Which Composting method is best for you?

Want to compost, but not sure where to start? Confused about the difference between hot compost and cold compost? Considering worm composting, or perhaps even grub composting?

Here we will try to help you with a series of articles how to make your own compost, how to make (D.I.Y.) your own equipment, starting with the present one which explains the basic composting methods.

The choice of composting method depends on :
1. The amount and type of organic waste you have
2. The available space and the time you want to spend
Feel free to share your own tips in the comments.

Hot Composting


We place a large quantity of a mixed organic materials in the compost bin , creating conditions where microorganisms thrive and is generating significant amounts of heat.
Hot composting is not rocket science, and it doesn’t require expensive equipment or capital outlay. But it does need some careful attention, and the ability to gather significant amounts of the right kinds of biomass.
With hot composting you can produce compost in less than 12 weeks if aeration is performed sufficiently and the composting mixture has the proper ratio of C and N .
You need to mix significantly more carbon-rich, woody “brown” materials with smaller amounts of nitrogen rich “greens”. How exact you want to be is up to you, but the correct ratio is about 25 -30 parts carbon to 1 part nitrogen.
You will also need to spend some time turning the heap every few weeks and checking the temperature and humidity.
All organic materials are shredded before being added to the pile . For this purpose they can be used mechanical shredders , or other mechanical means .
The temperature rises up to 60° C . High temperatures in the stack contribute to the destruction of pathogenic microorganisms. But temperatures above 60 ° C can kill useful microorganisms . In this case required turning of the heap or adding bulky brown material to reduce the temperature .

Cold composting


In most home composting bins we don’t notice any warming but this does not mean that is not evolving the process of biomass biostabilisation . That happens because the addition of biomass is carried out gradually (continuous feeding) and the amount of biomass is never sufficient to generate high temperatures.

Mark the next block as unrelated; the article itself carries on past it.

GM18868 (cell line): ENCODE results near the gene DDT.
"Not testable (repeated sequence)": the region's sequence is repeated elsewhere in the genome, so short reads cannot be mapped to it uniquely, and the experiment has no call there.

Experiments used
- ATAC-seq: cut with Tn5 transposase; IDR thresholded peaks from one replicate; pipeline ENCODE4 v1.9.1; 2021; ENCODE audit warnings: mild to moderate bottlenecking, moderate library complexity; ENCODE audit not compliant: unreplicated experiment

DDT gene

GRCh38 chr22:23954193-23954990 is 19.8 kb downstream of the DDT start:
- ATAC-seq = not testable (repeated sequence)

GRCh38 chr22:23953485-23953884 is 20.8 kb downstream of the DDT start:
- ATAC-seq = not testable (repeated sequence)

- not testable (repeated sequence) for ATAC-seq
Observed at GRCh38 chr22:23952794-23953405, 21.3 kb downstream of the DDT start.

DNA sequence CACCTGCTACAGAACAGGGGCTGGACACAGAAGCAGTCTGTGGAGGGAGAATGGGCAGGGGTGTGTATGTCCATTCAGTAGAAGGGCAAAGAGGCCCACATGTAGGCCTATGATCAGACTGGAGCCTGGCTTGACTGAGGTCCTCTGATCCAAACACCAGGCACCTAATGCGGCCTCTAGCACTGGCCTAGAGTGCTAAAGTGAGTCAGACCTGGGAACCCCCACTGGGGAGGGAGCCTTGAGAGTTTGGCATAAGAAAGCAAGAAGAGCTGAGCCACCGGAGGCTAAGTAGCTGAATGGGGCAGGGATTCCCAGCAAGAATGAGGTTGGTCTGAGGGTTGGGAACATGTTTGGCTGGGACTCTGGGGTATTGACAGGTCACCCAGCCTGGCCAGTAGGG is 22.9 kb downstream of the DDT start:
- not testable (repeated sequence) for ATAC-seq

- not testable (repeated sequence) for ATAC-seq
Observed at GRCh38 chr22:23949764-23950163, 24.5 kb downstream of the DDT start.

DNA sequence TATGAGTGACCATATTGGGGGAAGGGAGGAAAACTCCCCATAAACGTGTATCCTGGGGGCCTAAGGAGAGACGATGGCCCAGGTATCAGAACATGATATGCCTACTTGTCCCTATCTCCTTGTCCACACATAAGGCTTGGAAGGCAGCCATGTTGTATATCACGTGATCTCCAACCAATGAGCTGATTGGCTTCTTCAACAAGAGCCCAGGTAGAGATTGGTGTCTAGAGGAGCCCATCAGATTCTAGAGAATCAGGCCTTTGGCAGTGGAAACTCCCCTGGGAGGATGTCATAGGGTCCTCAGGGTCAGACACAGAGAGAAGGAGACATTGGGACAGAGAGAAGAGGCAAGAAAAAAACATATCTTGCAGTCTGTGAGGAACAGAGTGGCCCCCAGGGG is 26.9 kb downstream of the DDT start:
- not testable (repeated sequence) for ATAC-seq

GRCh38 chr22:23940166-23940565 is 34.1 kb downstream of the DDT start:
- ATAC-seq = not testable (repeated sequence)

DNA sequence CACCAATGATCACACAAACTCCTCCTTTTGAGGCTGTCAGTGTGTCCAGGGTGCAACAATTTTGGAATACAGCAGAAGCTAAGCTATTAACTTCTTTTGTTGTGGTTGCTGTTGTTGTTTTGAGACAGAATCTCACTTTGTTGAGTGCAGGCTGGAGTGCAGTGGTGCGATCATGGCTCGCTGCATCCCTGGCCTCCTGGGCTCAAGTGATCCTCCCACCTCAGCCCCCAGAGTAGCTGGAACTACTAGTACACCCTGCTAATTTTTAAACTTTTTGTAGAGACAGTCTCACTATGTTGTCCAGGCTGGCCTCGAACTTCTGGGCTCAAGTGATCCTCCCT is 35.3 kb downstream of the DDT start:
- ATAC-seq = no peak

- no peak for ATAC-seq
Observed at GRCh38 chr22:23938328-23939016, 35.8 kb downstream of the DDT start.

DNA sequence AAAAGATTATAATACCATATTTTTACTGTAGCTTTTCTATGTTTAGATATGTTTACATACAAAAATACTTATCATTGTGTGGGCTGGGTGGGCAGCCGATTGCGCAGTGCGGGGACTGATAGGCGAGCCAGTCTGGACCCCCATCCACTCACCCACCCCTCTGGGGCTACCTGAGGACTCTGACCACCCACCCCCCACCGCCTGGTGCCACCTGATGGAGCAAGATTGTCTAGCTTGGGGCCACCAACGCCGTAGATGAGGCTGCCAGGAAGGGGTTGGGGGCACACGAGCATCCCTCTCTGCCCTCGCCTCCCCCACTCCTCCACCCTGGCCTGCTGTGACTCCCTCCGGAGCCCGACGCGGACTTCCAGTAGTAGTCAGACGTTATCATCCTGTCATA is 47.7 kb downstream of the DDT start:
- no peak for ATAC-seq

Cold composting is great for those who may not generate huge amounts of organic waste at any time, or those who simply don’t have the time, energy or interest for more involved methods. But be prepared to wait if you want to use the end result up to 12 months.
Because cold composting doesn’t involve turning the pile, getting enough oxygen to avoid anaerobic decomposition (and the slime and smell that goes with it) can be tricky. One of the best methods is to simply add plenty of scrunched up newspaper, cardboard and other high-fiber, carbon-rich materials in with your kitchen scraps and other waste.
By this method , no time is needed to control the proper mixing and moisture . If the purpose is to recycle and reduce waste at the source , the slow process contribute to the recycling of organic materials and requires minimal time monitoring on the part of households.
Cold composting is much less-labor intensive, but considerably slower than hot composting methods. Composting bins, or piles, are simply filled up as compostable materials become available.Compost can be harvested gradually as it becomes ready by digging from the bottom of the heap.
Alternatively, you can build up one cold compost heap or bin over a season, and then let it sit while you start filling up the next. In my experience it can take up to a year, using this method, to achieve good, usable compost.



Worm composting, or vermicomposting, is a much touted solution for indoor composting, or those with little space. Commercially available worm composters can be purchased from garden stores, or online, or a simple system can be built using a few plastic tubs, and some newspaper.
It is a faster composting process than cold composting, and needing much less space than hot composting.


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